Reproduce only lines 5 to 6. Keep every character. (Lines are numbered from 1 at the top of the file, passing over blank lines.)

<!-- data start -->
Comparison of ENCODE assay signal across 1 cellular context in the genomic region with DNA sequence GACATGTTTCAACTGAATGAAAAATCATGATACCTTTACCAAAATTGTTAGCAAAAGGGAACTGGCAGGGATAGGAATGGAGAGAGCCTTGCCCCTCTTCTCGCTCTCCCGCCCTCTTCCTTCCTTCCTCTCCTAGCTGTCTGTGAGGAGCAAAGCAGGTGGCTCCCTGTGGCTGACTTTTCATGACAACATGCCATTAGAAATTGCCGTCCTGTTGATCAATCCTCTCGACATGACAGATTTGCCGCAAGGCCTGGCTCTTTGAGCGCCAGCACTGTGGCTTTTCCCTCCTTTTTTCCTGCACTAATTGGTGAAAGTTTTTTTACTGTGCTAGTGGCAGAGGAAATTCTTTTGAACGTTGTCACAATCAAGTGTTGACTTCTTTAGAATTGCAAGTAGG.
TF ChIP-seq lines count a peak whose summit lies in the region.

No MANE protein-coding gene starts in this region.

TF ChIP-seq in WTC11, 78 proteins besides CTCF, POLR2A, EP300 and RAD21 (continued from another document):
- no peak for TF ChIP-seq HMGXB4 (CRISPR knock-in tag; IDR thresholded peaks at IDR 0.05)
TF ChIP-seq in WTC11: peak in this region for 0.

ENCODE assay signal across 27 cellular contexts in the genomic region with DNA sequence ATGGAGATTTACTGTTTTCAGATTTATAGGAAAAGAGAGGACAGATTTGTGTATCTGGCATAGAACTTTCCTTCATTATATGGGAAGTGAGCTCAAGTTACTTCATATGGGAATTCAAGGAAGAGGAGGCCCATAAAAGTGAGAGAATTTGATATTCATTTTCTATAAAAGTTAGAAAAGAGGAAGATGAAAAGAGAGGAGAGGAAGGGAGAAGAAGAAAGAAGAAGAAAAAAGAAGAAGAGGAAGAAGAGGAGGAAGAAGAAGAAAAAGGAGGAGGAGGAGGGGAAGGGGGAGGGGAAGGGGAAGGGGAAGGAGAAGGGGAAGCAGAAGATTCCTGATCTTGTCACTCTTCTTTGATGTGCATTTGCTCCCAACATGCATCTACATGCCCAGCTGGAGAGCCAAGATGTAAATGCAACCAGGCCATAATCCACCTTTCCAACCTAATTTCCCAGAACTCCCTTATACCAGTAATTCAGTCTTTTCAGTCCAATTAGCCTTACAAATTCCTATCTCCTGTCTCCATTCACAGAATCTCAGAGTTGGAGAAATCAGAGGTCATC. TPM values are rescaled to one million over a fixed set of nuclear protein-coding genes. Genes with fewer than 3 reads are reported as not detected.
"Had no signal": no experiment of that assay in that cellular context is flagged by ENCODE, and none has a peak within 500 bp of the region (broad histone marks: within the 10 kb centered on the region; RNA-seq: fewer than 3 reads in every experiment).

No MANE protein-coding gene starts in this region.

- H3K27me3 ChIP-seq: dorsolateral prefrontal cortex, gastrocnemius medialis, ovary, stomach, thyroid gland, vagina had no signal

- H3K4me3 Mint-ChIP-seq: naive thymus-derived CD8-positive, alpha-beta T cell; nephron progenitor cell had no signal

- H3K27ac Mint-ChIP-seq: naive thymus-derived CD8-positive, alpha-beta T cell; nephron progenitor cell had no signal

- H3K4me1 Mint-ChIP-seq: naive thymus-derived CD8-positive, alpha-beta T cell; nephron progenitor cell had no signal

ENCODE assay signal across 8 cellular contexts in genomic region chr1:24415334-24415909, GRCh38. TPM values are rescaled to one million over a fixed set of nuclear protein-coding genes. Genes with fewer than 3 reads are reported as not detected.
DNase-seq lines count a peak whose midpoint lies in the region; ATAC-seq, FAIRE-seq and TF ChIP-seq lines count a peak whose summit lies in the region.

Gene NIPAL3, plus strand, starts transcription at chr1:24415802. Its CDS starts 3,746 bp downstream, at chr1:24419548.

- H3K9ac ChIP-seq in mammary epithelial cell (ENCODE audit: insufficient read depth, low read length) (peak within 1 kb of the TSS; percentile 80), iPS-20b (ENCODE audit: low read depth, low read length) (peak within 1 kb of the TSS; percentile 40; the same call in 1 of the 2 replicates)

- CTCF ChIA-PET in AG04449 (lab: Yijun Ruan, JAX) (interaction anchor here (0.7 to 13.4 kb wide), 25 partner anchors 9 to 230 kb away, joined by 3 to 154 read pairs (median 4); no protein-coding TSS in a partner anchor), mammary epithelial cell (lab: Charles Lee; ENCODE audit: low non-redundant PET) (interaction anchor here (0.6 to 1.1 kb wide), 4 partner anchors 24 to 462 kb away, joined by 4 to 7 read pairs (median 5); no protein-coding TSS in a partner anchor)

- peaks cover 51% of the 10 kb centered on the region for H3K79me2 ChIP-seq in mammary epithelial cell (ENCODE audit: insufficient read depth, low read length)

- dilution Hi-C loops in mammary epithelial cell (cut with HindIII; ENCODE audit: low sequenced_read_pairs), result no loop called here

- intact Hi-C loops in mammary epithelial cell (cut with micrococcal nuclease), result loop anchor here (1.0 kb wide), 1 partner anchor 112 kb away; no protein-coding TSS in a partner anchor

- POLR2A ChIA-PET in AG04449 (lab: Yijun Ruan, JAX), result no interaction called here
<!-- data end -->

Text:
- no peak for TF ChIP-seq HMGXB4 (CRISPR knock-in tag; IDR thresholded peaks at IDR 0.05)
TF ChIP-seq in WTC11: peak in this region for 0.